Where Should (and Shouldn’t) You Keep Your Emergency Fund?

Wondering where and how to set money aside for emergencies? Here are some tips!

emergency fund
You’re reading a free article with opinions that may differ from The Motley Fool’s premium investing services. Become a Motley Fool member today to get instant access to our top analyst recommendations, in-depth research, investing resources, and more. Learn more

Life is full of surprises. Unfortunately, those surprises are often costly.

Anyone who experienced the last year-and-a-half of lost jobs, COVID-induced market dips, and decade high inflation rates knows having an emergency fund isn’t just a suggestion. It’s a necessity.

While how much you ultimately set aside for emergencies is important, where you put that money is just as important. Let’s break down where Canadians should (and shouldn’t) stash their emergency cash.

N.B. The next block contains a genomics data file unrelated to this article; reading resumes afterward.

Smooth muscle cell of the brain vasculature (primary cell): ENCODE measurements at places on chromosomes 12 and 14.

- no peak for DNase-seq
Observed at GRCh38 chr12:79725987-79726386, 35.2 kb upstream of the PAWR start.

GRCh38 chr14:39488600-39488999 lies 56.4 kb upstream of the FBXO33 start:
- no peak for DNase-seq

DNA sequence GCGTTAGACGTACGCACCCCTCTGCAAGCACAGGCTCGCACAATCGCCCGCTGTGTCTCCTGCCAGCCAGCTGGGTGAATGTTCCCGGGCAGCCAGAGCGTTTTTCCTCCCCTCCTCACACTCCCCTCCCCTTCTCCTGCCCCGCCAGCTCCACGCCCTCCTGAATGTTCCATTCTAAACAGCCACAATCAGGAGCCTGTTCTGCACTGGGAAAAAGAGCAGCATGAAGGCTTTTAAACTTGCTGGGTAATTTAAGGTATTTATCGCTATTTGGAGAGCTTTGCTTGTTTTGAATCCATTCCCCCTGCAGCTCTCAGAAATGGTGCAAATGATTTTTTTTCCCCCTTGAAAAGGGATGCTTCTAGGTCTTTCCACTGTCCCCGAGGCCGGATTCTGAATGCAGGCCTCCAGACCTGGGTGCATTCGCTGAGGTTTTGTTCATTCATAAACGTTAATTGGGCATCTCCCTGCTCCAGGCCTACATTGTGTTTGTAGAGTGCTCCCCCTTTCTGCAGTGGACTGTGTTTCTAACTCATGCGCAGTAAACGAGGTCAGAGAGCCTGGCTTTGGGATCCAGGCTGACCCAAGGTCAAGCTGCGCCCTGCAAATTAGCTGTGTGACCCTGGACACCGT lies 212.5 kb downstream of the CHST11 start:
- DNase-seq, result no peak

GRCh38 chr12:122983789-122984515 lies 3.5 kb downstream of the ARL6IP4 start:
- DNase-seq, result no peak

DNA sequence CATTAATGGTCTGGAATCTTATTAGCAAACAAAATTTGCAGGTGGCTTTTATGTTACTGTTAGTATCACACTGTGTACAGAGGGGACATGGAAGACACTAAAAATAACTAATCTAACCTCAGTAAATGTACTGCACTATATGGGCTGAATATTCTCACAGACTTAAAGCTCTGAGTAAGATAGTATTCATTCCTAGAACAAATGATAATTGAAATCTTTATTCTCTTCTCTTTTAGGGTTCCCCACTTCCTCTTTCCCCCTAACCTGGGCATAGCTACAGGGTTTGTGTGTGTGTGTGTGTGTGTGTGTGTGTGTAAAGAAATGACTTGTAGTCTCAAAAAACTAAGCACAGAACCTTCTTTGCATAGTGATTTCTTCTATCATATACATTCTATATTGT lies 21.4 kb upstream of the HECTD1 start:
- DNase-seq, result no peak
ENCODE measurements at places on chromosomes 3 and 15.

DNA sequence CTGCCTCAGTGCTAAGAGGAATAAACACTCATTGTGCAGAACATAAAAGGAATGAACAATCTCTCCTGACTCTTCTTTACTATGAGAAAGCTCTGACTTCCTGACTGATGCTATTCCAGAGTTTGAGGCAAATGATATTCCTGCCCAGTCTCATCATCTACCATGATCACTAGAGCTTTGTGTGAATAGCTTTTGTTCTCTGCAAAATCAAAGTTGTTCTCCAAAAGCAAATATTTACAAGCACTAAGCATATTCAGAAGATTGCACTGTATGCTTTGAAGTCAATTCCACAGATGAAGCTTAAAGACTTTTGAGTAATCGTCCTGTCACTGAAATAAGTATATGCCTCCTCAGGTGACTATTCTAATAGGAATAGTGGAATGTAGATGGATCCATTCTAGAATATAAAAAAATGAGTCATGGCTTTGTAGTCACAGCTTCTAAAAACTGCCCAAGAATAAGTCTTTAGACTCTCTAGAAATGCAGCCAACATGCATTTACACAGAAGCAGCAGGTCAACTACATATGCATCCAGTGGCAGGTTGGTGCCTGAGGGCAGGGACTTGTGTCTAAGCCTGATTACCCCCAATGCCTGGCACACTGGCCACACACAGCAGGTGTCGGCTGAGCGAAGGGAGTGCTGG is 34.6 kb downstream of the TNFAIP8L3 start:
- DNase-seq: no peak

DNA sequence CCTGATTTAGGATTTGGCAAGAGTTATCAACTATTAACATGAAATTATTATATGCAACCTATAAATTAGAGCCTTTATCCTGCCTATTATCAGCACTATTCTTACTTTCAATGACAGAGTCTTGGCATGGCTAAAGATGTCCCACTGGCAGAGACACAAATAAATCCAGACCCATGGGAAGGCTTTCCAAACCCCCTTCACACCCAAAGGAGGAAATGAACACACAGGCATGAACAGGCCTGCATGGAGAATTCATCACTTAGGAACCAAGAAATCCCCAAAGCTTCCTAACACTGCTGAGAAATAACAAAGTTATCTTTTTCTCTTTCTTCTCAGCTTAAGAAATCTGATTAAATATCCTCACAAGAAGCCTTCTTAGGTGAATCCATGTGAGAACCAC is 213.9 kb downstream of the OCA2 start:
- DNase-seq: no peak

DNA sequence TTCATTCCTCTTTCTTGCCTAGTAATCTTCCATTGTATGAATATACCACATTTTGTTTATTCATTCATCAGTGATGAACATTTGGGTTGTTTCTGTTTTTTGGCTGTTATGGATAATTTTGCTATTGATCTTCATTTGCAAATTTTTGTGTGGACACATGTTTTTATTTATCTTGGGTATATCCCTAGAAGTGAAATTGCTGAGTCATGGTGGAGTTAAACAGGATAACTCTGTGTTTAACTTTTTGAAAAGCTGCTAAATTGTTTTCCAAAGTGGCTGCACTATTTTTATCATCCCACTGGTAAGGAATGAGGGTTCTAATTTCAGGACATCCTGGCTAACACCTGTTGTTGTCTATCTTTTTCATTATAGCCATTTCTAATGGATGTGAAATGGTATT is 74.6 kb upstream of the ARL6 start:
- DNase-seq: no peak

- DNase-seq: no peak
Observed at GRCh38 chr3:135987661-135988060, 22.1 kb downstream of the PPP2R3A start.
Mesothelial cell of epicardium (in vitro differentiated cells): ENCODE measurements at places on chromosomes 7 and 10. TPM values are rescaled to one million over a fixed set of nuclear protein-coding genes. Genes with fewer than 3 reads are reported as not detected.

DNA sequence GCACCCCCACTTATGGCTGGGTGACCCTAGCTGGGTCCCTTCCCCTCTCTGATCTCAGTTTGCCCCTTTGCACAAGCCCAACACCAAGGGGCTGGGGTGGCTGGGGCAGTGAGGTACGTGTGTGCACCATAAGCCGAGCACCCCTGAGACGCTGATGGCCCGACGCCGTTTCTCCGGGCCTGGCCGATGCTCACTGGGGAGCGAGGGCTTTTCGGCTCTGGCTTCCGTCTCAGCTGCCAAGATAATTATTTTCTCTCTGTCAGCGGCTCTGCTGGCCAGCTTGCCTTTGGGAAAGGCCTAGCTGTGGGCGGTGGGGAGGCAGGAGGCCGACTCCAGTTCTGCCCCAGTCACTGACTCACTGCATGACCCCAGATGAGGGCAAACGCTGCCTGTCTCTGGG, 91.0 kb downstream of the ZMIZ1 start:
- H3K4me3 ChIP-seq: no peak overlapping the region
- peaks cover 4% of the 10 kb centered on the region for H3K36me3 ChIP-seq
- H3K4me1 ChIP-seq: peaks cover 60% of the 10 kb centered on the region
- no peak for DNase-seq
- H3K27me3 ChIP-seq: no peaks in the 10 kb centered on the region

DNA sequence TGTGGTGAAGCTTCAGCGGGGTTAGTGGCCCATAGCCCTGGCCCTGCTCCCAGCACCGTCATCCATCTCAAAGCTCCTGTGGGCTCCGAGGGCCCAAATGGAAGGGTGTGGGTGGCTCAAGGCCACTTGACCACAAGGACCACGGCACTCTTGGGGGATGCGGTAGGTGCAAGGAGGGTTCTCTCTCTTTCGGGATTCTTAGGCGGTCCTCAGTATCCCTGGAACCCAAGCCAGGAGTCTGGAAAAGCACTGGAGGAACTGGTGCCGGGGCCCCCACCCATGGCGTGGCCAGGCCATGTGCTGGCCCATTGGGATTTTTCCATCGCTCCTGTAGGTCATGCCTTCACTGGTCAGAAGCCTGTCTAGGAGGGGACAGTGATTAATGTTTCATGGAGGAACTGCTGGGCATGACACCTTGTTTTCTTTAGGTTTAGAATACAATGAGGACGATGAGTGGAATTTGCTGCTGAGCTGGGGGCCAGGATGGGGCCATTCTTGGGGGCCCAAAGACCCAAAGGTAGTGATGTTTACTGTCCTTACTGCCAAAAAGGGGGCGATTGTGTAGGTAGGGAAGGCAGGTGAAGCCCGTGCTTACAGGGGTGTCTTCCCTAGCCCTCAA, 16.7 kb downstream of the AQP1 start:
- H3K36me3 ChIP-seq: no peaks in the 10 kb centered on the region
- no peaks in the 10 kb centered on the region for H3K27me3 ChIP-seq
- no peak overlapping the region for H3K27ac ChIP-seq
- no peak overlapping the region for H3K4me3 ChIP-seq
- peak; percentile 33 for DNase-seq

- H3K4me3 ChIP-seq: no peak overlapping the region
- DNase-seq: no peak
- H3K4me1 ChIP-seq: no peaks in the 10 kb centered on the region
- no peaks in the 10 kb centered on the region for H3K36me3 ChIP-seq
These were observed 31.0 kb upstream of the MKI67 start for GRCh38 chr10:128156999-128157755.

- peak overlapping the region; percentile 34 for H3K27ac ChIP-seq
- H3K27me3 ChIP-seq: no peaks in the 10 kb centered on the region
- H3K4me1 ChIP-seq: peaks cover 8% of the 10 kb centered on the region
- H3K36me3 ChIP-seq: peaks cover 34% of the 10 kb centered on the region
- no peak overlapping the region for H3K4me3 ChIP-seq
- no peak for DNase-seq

The basics

First off, let’s establish what an emergency fund is. An emergency fund is an account of easily accessible savings that you use only for emergencies, such as losing your job, incurring a medical bill, or covering major damage to your home or car.

For our purposes, the keyword there is easily accessible. You don’t want this money wrapped up in investments or illiquid accounts, such as segregated funds or Guaranteed Investment Certificates (GIC). If you have an emergency, you want to be able to withdraw this cash in an instant.

At the same time, you don’t want to stuff this money under a mattress. You still want to take advantage of compound growth, even if the rate of return is lower than traditional investments.